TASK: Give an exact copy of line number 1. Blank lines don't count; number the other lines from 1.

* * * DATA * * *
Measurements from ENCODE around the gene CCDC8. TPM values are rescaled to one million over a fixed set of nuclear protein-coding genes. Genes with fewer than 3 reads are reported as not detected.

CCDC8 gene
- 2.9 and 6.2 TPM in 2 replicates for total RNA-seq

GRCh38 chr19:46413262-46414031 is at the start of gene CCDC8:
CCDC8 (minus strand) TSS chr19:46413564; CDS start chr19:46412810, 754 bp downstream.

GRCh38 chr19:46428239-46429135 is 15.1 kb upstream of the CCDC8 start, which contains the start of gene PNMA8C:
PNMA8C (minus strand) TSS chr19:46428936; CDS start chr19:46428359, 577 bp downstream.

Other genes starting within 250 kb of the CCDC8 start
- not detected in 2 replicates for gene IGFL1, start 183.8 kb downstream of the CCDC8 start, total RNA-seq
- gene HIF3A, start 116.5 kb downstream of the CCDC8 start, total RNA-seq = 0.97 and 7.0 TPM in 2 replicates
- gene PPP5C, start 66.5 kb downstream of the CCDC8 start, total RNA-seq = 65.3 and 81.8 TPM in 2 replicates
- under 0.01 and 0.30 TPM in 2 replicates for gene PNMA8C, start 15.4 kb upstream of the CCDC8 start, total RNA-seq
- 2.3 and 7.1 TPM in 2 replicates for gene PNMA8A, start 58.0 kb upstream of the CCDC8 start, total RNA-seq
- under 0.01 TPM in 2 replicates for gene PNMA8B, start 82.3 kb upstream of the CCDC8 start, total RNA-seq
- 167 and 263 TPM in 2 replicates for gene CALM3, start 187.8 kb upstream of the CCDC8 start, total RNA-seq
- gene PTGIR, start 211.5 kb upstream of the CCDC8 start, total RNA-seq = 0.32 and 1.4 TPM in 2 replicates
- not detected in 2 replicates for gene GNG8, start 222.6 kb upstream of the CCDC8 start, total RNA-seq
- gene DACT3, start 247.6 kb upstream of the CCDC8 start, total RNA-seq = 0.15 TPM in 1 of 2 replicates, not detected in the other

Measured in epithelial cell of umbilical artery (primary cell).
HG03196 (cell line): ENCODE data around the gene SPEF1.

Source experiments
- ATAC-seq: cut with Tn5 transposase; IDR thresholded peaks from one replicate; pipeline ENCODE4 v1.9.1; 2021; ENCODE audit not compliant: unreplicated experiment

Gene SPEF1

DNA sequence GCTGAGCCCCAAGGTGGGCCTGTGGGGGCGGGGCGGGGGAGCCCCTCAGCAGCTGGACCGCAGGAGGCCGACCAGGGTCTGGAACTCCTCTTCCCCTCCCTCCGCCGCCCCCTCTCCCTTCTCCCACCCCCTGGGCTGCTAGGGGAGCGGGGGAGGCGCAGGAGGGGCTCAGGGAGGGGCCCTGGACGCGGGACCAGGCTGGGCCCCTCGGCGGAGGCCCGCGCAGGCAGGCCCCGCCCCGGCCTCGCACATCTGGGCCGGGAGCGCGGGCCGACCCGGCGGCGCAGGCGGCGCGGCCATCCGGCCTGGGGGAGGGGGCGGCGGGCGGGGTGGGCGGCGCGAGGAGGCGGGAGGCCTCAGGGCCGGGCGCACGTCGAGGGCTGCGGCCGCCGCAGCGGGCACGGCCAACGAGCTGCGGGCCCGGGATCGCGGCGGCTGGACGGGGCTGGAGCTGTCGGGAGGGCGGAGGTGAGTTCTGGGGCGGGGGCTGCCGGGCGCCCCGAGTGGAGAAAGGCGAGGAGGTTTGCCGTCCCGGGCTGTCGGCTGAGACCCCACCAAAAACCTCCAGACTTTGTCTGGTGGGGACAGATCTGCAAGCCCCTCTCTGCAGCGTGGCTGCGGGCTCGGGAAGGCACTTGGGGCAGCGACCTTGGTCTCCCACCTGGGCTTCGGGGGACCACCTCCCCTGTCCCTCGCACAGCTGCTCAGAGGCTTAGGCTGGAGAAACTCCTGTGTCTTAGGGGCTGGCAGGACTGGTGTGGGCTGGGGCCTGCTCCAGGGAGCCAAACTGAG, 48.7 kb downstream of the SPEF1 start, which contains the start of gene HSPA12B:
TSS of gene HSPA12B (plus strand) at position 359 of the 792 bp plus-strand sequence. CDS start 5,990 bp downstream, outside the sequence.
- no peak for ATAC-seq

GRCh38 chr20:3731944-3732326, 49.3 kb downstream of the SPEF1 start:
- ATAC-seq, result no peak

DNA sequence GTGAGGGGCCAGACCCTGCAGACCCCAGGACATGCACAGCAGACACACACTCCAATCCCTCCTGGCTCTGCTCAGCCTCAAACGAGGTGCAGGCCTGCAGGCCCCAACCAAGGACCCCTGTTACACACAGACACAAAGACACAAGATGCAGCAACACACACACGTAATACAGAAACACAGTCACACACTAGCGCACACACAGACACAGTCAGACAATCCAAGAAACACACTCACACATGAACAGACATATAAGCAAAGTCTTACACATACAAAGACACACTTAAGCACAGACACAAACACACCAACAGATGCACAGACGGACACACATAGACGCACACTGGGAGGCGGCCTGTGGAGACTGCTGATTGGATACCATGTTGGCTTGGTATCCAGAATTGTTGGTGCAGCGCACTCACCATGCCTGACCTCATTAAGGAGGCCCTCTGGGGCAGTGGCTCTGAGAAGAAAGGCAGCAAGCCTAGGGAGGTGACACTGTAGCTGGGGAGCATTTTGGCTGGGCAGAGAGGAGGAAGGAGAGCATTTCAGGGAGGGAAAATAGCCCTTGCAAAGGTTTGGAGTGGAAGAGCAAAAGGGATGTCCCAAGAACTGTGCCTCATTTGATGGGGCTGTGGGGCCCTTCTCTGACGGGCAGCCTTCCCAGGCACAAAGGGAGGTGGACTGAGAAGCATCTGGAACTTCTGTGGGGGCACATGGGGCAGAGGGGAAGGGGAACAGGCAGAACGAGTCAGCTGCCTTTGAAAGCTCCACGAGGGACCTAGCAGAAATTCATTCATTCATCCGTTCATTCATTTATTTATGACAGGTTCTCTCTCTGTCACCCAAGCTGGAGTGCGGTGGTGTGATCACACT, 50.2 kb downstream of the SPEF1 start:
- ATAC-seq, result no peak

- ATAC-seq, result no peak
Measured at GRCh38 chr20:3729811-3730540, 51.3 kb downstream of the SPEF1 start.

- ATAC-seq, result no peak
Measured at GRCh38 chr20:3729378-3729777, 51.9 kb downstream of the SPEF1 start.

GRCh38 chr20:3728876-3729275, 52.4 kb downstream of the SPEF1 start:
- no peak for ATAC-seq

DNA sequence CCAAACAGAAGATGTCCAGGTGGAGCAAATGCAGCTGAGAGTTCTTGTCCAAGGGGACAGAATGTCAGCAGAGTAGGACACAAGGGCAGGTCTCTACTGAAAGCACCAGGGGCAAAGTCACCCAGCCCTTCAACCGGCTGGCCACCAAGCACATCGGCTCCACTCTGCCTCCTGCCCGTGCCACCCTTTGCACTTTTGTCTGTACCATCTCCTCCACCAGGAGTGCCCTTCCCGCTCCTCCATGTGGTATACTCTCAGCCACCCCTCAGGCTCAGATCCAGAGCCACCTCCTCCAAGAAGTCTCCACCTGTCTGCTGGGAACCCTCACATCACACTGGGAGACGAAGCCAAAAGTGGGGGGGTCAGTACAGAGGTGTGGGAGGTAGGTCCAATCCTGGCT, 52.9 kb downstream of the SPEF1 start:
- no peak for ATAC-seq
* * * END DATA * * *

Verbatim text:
Measurements from ENCODE around the gene CCDC8. TPM values are rescaled to one million over a fixed set of nuclear protein-coding genes. Genes with fewer than 3 reads are reported as not detected.